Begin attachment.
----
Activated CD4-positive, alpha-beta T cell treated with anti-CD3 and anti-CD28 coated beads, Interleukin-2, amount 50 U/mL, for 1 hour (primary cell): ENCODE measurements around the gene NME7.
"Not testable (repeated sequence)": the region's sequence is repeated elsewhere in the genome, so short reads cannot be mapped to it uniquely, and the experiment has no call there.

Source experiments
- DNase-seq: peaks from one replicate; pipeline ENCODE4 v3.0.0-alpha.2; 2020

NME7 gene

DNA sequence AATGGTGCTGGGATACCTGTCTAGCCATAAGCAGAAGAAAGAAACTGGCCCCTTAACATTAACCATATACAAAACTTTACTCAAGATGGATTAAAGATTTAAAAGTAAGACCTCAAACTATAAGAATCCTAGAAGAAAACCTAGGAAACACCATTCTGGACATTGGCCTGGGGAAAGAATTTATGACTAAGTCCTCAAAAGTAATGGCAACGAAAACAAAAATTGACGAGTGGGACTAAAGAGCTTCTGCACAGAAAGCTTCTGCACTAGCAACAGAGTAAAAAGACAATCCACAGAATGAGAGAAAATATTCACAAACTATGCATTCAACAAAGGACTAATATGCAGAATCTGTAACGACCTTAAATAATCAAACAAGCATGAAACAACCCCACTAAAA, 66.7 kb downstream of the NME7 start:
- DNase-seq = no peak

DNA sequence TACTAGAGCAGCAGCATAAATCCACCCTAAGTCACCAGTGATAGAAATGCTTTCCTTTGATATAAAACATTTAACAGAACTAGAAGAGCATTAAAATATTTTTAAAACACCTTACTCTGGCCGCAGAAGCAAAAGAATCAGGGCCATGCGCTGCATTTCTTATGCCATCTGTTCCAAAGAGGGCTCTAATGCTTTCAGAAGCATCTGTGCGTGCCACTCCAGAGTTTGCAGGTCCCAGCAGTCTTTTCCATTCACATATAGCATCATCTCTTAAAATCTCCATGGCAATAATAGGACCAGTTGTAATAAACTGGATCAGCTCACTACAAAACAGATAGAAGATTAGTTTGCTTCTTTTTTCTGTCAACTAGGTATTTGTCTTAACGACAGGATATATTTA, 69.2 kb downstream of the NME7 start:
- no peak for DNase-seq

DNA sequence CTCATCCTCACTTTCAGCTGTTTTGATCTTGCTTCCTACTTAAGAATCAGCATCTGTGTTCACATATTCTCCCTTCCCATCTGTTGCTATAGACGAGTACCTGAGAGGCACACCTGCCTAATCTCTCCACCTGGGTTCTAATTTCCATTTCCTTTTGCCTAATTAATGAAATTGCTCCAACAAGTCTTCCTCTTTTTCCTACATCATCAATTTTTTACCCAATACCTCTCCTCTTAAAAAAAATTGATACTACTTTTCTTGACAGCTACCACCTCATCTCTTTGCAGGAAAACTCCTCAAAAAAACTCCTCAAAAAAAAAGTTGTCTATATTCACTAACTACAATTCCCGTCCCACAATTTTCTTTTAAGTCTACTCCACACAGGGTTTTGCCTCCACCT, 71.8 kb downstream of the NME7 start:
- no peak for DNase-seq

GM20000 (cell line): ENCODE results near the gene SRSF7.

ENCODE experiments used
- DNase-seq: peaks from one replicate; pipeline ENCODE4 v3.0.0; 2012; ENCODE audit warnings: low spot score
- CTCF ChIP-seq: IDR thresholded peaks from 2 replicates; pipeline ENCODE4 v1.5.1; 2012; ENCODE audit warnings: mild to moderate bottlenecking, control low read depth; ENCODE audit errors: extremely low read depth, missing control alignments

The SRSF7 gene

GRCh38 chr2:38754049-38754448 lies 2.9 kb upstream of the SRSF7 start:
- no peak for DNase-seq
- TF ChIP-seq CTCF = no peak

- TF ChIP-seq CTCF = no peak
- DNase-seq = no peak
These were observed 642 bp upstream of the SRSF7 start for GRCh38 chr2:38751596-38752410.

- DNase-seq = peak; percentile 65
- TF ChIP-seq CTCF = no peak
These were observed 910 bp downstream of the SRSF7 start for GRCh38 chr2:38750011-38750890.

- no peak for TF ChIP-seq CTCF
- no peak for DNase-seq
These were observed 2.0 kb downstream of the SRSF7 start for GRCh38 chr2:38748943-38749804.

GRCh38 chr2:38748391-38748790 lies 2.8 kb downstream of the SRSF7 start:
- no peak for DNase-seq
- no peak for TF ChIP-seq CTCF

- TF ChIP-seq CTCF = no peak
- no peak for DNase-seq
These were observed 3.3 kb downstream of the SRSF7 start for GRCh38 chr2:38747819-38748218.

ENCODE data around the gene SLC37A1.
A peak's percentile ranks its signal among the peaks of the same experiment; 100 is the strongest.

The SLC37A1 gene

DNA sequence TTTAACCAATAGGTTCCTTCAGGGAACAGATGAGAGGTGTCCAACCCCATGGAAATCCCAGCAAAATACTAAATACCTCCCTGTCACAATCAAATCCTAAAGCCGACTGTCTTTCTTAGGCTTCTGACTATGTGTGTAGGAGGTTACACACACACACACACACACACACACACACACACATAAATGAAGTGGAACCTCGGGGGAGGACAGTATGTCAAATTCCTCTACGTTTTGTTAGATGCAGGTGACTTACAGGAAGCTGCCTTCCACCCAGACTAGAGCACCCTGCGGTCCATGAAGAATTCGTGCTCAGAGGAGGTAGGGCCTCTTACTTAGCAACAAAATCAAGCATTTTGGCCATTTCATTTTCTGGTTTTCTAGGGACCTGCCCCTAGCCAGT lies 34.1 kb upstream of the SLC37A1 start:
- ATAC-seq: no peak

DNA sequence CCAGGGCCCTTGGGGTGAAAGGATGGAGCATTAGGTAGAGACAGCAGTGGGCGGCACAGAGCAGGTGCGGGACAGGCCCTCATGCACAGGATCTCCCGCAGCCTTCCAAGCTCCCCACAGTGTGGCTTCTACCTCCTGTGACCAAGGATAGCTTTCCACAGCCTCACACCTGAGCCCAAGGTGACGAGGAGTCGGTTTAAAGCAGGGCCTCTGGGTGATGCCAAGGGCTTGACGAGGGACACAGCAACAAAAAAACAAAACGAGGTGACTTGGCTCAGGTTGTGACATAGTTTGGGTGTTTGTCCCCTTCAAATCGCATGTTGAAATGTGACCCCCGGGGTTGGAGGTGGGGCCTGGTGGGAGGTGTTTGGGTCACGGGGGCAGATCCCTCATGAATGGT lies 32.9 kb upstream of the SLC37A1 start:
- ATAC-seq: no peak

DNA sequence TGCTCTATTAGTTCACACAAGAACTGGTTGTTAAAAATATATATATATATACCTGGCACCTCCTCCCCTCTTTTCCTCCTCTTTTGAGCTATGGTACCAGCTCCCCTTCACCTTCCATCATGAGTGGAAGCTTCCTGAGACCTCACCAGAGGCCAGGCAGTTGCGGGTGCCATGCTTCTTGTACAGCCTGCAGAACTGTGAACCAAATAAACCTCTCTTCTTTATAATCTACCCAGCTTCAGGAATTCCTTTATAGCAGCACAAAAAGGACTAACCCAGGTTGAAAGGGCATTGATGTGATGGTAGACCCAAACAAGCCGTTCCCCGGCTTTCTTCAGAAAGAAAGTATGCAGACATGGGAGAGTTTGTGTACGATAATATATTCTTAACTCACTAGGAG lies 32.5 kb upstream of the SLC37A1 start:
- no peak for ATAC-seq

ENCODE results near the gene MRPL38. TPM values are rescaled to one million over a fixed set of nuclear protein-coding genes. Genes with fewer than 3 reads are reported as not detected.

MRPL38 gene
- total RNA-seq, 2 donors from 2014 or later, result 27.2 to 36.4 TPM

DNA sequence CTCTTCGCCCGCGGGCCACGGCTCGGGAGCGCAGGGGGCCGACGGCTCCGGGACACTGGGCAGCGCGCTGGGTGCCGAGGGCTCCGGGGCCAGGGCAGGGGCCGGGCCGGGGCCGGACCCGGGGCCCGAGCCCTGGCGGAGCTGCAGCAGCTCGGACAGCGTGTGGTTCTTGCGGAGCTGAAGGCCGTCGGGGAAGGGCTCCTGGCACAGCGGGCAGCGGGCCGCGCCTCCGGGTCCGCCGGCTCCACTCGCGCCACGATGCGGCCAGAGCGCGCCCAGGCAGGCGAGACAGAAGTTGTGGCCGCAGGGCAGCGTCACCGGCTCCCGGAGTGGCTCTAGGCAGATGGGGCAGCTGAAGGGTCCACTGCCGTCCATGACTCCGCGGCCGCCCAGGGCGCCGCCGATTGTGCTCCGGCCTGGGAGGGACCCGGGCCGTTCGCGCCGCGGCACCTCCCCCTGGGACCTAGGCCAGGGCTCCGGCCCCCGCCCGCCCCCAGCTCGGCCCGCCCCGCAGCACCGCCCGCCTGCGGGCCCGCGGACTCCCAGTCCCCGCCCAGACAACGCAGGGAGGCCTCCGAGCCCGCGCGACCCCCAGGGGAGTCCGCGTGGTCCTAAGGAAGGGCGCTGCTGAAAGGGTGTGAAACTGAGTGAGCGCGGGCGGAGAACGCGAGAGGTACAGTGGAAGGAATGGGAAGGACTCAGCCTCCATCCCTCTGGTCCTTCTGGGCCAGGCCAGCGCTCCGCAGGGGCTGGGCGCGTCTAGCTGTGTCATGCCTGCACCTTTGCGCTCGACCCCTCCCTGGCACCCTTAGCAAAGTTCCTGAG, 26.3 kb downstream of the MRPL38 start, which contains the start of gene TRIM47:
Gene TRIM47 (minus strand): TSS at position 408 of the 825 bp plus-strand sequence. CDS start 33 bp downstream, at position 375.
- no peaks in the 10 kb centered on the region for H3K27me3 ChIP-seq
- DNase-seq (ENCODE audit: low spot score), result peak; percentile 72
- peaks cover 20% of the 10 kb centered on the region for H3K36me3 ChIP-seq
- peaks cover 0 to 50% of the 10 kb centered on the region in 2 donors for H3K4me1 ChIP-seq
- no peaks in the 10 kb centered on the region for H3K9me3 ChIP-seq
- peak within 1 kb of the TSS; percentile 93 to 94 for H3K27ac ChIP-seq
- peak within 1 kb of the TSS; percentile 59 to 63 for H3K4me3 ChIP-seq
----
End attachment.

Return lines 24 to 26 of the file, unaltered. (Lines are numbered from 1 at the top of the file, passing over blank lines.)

- TF ChIP-seq CTCF = no peak
These were observed 910 bp downstream of the SRSF7 start for GRCh38 chr2:38750011-38750890.

- no peak for TF ChIP-seq CTCF